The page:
1968-- Another NL Pennant, Cards lose to Detroit in 7 in the Series. Red remains chill.

1975-- Replaced as Cards' manager by Vern Rapp. The next four seasons are the only ones between 1964 and 2012 that the Cards are not managed by a future Hall of Famer, either Schoendienst, Whitey Herzog, Joe Torre, or Tony LaRussa. Blogger Chris Moeller is born this year.

1980-- Red serves as interim manager between Ken Boyer and Whitey.

1982-- Red is bench coach for Whitey and for another World Championship, the team's ninth. Red and Whitey are also, notably, the team’s colors.

1977 to 2015-- Red hits fungoes

August 1988-- A 65-year-old Red meets a 13-year-old Chris Moeller on the sidewalk outside the club office of Busch Stadium II and provides his autograph on a scorecard after a game against the Braves. And these then are the five great German names in Cardinals team history: Schoendienst, Herzog, Busch, Herr, and Moller.

1989-- Inducted into the National Baseball Hall of Fame along with long-time Cardinals broadcaster Harry Caray. A framed Sports Illustrated magazine ad from the summer of '89 hangs in Moeller’s designated Cardinals’ room. The ad, purchased by the Anheuser-Busch brewery, reads in part, "On July 23rd, Two of our Good Friends Were Put in Their Place,” next to a mock-up of a Cooperstown highway sign. The ad also reminds us to “Know When to Say When.”

1990-- Serves as interim manager between Herzog and Torre. The ‘90s become Red's fourth decade as Cards manager.

1996-- Red's uniform number 2 is retired by the club. He's already the only man to wear it for the last half century. Chris Moeller attends the game at Busch II on Red Schoendienst Day in June, and a placard of this hangs in the Cardinals room as well. Red continues to wear the number 2 for at least ten years more.

2006-2017-- Red wears the Cardinals' Hall of Fame red sport jacket at every annual Busch III Opening Day. He earns two more World Series rings in '06 and '11 while serving as assistant to the general manager. He's the only man to possess a Cardinals World Series ring for every championship from 1946 to 2011.

2018-- Red dies at the age of 95 having worn a Major League Baseball uniform for 74 years as player, coach, and manager, and wears the Cardinals' uniform for 67 of his 76 years in the professional game. Musial was famously “the Man,” but Red Schoendienst was “Mr. Cardinal.”

Thursday, May 31, 2018

Racist tweets

I'm not on Twitter. I will have demonstrated the main reason why I'm not on it after this post has raced past 140 characters in length. The social media site has come to be best defined by United States President Donald Trump, who has a penchant for posting stream-of-consciousness personal attacks upon his critics in the early morning hours of the day. Twitter lacks the capacity for nuanced opinions certainly, but media attacks upon "tweeters" seem to lack nuance as well.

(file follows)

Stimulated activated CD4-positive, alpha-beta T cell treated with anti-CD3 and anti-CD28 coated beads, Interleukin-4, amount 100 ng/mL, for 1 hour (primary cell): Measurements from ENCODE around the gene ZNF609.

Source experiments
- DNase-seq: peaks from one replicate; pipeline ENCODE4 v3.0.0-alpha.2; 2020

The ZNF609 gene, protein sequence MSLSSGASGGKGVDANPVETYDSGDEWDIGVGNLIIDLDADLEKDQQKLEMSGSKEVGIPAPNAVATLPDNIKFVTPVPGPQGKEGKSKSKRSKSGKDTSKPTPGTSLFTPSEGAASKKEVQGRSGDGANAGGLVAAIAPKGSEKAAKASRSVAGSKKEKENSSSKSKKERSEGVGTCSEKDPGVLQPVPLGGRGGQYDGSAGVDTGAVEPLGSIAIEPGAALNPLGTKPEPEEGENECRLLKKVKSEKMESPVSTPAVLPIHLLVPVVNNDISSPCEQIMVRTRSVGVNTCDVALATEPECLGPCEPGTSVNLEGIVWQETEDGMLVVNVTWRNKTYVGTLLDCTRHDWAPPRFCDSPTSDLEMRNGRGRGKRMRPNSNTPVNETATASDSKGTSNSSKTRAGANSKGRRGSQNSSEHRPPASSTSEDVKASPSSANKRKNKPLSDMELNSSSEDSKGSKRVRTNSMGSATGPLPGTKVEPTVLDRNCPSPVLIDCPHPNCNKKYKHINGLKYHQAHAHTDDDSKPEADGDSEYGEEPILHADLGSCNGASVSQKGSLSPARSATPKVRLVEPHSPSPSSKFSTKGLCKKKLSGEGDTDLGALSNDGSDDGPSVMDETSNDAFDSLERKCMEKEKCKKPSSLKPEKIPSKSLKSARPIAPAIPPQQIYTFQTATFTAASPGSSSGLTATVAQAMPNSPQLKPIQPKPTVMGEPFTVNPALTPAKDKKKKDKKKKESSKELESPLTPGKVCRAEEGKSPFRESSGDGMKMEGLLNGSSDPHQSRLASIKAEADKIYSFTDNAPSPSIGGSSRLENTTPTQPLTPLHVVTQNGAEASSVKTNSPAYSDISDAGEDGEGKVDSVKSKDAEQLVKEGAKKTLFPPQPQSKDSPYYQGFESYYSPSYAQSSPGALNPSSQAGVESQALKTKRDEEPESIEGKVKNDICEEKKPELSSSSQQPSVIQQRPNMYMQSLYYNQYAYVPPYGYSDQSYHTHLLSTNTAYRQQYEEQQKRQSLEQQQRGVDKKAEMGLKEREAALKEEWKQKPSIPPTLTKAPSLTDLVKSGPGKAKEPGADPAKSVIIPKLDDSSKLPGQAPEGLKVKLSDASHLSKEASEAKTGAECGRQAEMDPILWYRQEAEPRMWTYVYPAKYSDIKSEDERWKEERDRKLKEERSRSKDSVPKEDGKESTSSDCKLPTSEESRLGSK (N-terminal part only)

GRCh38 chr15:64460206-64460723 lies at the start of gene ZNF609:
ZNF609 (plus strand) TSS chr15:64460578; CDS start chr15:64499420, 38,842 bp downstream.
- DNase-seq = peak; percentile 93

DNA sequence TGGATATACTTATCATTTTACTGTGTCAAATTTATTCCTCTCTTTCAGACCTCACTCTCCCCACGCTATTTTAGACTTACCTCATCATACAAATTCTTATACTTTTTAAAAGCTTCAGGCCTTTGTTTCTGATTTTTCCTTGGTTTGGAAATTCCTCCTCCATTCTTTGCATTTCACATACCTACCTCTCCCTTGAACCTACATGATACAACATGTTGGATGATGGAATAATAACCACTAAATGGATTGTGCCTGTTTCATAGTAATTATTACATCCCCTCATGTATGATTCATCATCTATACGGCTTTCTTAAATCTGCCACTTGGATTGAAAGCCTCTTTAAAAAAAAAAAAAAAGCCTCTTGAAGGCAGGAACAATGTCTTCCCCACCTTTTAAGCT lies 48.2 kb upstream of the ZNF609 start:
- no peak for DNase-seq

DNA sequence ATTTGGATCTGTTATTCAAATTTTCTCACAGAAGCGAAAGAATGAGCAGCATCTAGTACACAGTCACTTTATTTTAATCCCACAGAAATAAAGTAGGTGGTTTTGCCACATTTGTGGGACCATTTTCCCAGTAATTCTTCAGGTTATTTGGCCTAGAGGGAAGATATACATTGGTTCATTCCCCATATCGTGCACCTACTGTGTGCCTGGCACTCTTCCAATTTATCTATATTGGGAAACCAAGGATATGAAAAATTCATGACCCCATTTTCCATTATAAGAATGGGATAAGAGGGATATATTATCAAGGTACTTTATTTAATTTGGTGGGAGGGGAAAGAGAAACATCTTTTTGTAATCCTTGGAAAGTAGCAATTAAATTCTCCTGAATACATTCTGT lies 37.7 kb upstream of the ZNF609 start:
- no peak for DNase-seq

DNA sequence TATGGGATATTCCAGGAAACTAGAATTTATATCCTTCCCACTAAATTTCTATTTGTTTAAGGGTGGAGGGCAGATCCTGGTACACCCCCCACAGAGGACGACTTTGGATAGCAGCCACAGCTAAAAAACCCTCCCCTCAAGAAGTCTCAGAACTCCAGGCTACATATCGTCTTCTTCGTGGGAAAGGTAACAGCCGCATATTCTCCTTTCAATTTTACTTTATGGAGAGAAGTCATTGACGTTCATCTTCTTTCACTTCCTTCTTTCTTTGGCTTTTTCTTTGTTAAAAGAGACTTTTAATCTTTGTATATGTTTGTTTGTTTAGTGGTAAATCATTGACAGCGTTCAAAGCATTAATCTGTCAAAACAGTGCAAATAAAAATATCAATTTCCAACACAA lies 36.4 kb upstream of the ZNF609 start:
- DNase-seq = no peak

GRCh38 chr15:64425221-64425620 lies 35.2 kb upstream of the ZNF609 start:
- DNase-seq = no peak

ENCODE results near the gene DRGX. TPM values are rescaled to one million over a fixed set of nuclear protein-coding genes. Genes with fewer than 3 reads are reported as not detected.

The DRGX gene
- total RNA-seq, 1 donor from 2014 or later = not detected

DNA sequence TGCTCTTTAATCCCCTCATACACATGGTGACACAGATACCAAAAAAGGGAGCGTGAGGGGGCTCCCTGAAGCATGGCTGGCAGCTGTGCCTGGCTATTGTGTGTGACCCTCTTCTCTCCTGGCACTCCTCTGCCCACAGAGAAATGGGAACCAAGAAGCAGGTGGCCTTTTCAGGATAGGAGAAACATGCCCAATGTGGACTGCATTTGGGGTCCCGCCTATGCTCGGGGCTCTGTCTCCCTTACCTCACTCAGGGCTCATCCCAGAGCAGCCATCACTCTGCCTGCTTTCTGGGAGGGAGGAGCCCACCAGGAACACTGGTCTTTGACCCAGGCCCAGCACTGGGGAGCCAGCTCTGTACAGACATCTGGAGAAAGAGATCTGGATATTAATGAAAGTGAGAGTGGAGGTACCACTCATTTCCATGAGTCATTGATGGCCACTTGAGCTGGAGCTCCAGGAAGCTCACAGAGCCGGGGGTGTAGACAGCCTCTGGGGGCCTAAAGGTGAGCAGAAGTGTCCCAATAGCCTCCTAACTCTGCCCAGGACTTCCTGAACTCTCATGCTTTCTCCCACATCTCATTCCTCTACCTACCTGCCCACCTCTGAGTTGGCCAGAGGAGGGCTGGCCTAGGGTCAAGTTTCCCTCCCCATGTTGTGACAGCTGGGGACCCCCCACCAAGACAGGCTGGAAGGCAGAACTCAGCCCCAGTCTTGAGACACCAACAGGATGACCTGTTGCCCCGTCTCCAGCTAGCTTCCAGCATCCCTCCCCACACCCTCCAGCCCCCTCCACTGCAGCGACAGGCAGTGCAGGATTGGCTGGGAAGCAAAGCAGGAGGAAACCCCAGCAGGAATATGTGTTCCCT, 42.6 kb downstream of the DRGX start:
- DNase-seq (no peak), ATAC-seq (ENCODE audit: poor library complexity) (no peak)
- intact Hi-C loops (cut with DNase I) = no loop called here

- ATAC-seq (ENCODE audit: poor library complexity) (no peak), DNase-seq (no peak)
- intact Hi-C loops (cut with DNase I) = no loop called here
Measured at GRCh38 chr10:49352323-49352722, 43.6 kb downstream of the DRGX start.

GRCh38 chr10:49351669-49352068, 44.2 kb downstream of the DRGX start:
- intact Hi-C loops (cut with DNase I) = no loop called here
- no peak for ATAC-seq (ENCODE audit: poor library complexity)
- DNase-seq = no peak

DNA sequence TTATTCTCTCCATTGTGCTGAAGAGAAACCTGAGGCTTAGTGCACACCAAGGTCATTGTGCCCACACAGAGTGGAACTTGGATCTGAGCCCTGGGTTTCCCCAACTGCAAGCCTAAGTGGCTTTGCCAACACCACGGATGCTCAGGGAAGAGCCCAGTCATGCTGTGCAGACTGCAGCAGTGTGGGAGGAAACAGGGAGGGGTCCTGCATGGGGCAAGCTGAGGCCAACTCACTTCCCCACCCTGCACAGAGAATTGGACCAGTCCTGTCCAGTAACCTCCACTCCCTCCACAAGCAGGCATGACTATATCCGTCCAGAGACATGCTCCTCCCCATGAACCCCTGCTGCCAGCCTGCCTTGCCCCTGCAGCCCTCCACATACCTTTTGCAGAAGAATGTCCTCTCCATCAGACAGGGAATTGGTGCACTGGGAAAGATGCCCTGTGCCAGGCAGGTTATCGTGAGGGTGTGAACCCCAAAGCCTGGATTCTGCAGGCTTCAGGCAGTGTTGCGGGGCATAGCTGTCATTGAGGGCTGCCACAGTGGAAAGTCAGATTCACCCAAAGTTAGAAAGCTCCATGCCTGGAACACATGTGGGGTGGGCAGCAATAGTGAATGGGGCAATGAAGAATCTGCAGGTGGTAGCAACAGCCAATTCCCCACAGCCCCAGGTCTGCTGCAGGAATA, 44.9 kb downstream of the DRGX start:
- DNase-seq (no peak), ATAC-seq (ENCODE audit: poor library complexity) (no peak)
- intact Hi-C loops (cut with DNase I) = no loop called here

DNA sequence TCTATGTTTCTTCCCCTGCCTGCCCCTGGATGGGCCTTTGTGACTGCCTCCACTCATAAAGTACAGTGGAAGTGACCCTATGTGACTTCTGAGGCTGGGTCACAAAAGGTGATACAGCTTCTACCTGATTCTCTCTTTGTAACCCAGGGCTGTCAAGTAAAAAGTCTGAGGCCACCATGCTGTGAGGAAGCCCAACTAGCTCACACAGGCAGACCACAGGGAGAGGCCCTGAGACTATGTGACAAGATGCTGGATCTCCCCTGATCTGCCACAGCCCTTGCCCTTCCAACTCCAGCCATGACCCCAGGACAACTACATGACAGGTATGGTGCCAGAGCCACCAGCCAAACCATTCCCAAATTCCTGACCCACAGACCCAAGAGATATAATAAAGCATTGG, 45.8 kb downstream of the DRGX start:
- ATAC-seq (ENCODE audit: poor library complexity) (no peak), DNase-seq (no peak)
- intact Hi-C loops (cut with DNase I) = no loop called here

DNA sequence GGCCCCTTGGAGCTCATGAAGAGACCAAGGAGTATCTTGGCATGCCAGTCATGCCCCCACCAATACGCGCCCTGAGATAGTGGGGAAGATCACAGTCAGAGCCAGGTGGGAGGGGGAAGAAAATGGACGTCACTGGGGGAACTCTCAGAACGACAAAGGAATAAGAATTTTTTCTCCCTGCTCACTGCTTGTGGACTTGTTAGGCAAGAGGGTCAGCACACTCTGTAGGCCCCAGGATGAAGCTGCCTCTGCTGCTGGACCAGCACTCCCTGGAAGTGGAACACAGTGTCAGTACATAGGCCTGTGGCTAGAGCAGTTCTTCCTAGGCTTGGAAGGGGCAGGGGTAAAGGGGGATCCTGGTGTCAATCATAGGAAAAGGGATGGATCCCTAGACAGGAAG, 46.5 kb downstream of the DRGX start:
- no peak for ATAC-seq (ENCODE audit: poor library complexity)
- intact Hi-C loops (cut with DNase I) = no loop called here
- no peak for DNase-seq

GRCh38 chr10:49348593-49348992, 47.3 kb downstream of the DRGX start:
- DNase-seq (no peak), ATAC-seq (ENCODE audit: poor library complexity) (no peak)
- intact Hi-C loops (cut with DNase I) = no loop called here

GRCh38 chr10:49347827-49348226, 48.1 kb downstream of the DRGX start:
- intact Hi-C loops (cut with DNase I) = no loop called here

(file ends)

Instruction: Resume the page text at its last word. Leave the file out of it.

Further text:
Roseanne, the show, two times around the block as the best on television, has to go away now because its namesake, star, executive producer, and identity center, comedian Roseanne Barr, posted a tweet that referred to former Obama White House aide Valerie Jarrett as a cross between "muslim brotherhood & planet of the apes."

I've been a fan of Roseanne Barr for as long as she's been in the national spotlight. I met her in Eldon, Iowa nearly 25 years ago when she was married to a fellow Iowan, comedian Tom Arnold. She and I have both been candidates for public office representing the Green Party, and that list we are on is not a particularly long one. (She left the party in anger after failing to secure its presidential nomination in 2012.) I didn't come to this post specifically to defend her, but the time and place that we live in will dictate to many of you that that's what I'm doing, and also, as I think about it, what's wrong with it if that's what I'm doing? But what I'm attempting to do instead is to address the lack of nuance in the news coverage and the cheapening of the discourse that Barr is, at once, taking part in and that also has taken her and her show off the air.